We have more details on what the ABIM is considering regarding changes to the Maintenance of Certification (MOC) process since they last announced some very high-level ideas in the spring. The ABIM is now requesting feedback through a member survey on some proposed options to update its controversial MOC process. Specifically, they are outlining two main alternatives to the current 10-year high-stakes, high-prep, high-anxiety MOC exam: a 5-year pathway and a 2-year pathway.
The chart below from the ABIM blog hits the key points.
The email to the membership with the survey link attached goes into more depth about what each proposal could entail but also adds some things not shown in the table, the most key of which is that both of these options would be “low stakes”. Specifically, they call out the fact that “if you don’t do well on one assessment, you will not lose your certification”. This, if true, is very different from the “high stakes” nature of the current exam, in which jobs, practices and careers can be riding on the results of this one exam.
I took the survey; within it, the ABIM tries to outline the proposals for lowering the stakes. I will try and summarize them here:
Regardless of whether you are on the every 5-year or every 2-year pathway, the rules seem to be basically the same. Take a lesser assessment commensurate with 2 years’ or 5 years’ worth of material. If you do not pass, take it again. If you do not pass the second time, then you must take a 10-year level of exam as is currently done. If you fail this, then you get one more try before you are deemed no longer certified.
I agree that this does seem to be a more forgiving paradigm. Personally, I would give three chances up front. Imagine being on the 2-year pathway and having a bad test day (baby up all night, covering extra shifts for a partner, etc…). Now imagine the stakes for that second exam. Fail here, and you are not only running out of chances but facing the current gauntlet of the 10-year exam and all of the hyper-preparation and cramming that that entails. I quibble.
I do applaud the move to a lower stakes assessment, as does the AMA, and my belief is that at some point, we must be accountable for showing our knowledge. Let’s just make sure it is the right knowledge applicable to our practices.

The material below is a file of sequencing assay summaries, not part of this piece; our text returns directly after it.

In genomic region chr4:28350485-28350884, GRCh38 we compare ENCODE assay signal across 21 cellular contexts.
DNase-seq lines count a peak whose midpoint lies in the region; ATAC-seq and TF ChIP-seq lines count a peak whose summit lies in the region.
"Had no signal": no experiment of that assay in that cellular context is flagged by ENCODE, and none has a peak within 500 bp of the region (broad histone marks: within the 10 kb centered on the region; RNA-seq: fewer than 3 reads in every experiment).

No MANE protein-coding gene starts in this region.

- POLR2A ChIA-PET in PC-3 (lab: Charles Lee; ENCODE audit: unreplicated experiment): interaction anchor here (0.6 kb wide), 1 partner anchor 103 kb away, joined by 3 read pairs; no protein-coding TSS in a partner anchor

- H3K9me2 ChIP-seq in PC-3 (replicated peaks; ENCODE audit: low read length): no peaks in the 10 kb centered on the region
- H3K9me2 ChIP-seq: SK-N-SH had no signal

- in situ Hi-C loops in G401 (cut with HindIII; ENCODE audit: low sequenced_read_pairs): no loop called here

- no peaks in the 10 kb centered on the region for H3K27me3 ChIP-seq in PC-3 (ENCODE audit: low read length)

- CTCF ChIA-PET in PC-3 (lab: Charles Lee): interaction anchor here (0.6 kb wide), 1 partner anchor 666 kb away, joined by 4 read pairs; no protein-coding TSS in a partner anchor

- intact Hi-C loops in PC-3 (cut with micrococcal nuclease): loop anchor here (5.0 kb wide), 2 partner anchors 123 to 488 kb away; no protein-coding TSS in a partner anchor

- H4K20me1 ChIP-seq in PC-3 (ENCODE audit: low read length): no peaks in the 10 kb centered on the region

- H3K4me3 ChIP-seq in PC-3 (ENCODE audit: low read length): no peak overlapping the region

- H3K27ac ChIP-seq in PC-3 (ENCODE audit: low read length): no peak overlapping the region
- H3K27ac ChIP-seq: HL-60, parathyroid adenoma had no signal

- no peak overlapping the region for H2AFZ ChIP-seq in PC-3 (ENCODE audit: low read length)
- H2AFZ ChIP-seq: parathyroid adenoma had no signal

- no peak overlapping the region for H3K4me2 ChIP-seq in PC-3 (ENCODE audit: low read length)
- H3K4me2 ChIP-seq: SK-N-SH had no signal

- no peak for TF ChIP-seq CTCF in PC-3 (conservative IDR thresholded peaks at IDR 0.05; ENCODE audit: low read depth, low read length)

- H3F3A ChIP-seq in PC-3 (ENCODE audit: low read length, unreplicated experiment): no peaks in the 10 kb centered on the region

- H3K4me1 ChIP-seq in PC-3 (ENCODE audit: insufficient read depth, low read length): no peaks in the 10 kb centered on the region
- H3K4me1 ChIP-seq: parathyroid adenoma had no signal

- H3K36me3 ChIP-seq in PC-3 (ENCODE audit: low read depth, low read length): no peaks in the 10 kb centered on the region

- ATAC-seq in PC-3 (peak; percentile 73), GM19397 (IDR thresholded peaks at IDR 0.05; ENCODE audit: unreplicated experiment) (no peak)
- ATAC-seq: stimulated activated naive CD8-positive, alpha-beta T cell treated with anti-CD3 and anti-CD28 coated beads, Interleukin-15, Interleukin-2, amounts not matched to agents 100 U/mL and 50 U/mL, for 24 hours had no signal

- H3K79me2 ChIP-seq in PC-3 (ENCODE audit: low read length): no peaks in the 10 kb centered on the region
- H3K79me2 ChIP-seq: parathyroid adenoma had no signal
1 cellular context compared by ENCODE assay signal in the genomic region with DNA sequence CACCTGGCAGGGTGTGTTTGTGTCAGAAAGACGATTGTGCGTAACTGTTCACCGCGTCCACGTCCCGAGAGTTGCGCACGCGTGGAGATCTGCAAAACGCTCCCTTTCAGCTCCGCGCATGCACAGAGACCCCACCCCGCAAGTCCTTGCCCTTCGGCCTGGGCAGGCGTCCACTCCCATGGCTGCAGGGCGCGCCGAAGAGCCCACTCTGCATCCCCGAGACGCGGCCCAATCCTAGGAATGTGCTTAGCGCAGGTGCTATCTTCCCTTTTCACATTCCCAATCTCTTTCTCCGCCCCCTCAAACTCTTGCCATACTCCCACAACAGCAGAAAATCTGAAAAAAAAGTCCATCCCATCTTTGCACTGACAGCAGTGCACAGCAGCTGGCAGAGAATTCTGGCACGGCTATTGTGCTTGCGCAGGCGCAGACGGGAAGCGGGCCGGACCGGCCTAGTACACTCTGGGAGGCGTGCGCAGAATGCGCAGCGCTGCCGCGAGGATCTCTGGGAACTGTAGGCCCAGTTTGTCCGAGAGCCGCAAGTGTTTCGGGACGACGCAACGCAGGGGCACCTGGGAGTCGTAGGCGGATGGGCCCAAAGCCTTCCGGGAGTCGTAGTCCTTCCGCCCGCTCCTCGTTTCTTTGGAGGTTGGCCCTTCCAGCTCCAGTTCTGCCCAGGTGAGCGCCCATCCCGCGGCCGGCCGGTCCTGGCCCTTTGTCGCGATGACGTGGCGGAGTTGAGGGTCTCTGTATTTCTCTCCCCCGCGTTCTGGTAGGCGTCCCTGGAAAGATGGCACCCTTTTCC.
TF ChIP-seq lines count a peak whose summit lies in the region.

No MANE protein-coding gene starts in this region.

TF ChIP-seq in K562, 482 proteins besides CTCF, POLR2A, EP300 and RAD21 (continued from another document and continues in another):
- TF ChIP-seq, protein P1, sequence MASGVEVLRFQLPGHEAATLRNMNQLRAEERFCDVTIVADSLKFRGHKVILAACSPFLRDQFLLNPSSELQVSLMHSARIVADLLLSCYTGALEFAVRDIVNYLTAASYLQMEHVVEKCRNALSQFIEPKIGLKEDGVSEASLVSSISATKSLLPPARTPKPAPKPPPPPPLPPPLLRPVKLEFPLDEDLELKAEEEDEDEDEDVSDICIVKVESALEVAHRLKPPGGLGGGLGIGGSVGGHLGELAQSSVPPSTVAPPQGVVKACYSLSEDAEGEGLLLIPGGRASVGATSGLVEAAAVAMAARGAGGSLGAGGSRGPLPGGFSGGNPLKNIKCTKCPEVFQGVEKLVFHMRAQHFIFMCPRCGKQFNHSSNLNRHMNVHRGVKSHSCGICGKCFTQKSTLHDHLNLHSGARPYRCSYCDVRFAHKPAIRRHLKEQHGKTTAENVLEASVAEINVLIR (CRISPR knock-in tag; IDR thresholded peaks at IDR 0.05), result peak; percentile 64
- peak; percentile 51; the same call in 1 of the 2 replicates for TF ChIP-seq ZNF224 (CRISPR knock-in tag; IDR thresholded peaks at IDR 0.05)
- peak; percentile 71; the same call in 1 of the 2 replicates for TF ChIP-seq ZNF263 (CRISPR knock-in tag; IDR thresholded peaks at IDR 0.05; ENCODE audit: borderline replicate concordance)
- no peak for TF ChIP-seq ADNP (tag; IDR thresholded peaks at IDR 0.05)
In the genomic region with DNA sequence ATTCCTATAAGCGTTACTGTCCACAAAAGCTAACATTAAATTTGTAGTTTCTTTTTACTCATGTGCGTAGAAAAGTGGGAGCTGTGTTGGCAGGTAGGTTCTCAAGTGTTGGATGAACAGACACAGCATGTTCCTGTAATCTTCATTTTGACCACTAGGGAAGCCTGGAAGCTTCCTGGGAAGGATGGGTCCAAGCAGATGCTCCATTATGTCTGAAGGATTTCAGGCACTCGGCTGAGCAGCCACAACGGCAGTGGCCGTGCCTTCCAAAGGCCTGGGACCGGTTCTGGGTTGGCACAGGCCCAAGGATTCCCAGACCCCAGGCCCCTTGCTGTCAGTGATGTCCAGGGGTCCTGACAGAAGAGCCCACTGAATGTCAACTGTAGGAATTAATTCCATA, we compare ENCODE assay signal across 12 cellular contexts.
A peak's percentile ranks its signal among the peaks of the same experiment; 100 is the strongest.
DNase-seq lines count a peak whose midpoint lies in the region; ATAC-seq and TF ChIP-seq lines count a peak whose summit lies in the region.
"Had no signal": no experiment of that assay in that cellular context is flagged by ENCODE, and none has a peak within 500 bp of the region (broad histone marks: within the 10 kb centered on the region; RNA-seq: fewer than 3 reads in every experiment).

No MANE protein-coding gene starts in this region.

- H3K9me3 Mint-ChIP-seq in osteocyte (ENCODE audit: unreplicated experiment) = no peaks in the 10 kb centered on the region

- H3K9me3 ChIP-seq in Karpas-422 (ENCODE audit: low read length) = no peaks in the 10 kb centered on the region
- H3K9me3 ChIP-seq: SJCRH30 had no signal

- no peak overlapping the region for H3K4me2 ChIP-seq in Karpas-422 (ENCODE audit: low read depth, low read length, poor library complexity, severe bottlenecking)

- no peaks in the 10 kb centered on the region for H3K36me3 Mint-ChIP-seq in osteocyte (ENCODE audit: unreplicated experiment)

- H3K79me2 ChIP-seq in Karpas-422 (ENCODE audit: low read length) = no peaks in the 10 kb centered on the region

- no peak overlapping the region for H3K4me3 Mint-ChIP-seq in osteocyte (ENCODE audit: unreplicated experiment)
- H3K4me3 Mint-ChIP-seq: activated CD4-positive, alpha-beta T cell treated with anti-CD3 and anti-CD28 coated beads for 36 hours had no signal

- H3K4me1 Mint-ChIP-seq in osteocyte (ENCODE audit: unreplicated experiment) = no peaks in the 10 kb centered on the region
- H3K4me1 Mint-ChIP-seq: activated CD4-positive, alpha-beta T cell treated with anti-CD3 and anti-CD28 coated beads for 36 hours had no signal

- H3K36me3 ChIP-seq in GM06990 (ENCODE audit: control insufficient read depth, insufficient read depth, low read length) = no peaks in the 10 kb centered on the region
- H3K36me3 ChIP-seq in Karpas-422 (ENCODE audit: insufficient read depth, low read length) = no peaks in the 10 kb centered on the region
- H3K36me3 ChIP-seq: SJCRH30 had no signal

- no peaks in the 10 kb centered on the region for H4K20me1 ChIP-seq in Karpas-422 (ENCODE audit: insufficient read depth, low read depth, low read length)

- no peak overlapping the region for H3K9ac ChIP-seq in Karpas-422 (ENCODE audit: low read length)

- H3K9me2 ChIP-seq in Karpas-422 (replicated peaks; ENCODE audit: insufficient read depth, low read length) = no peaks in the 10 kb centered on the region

Even with these new developments, a few questions remain. Will these tests be over general knowledge, thus requiring the same amount of studying as the 10-year exam, even though there are fewer questions? Or will these be over more focused content areas, like “cardiology for the hospitalist”, “perioperative medicine” or “infectious diseases in the hospital”? Or perhaps new changes in the field since the last testing period?
And lastly, there is still no analysis of the costs to the test-taker and costs to the system for either of these newer models. Does the 2-year path cost more than the 5-year? One could see how more volume of testing might raise the price, but then ditching the need for testing centers and using better grading systems (they promise immediate results, so there must be less effort/resources involved in grading and validating the results than the current system) could go towards lowering the cost. As I wrote about last year, the great majority of costs to physicians and the system are indirect to the process: hundreds of hours studying, attending board review sessions, travel and hotel costs, etc… Is the ABIM thinking about all of this in when developing their new models? They sure seem to ignore the totality of costs in today’s world.
The journey continues. We know in a vacuum that the ABIM has stumbled through at least its last 20 years with blinders on, failing to account for the massive changes simultaneously happening to healthcare and its members when implementing its own requirements. It has taken a crisis for the ABIM to finally listen to its members (and critics) and start to factor in outside ideas and opinions to formulate plans that are more aligned with the changing healthcare world.
Something new is coming in 2018 (we hope), and your input could still help shape it for the betterment of our practices, our systems and our patients. For those IM hospitalists, I encourage you to go back to your emails, log in to the and give ‘em a piece of your mind.
Burke Kealey, MD, SFHM is the Senior Medical Director for Hospital Specialties at HealthPartners Medical Group in Bloomington, Minnesota. Dr. Kealey began his career as a hospitalist in 1995 and has worked in medical leadership since 2000. In 2003 he was awarded SHM’s Award for Clinical Excellence. He has Chaired SHM’s Practice Analysis Committee and helped produce several of SHM’s Compensation and Productivity surveys. Dr. Kealey is a past president of SHM’s board of directors and has served as secretary and treasurer in past terms.
Dr. Kealey has a strong interest in ensuring that hospital medicine practices are effectively managed with a strong focus on the triple aim of affordability, great experience, and best health for our patients.
Raised in Texas, Dr. Kealey received his undergraduate degree from Texas A&M University, his medical degree from the University of Texas at Houston, and then moved north for Internal Medicine training at the University of Minnesota Hospitals and Clinics. While in chief residency he met his lovely wife Samantha, a Minnesota native and current Emergency Medicine physician. Together, they have 4 children.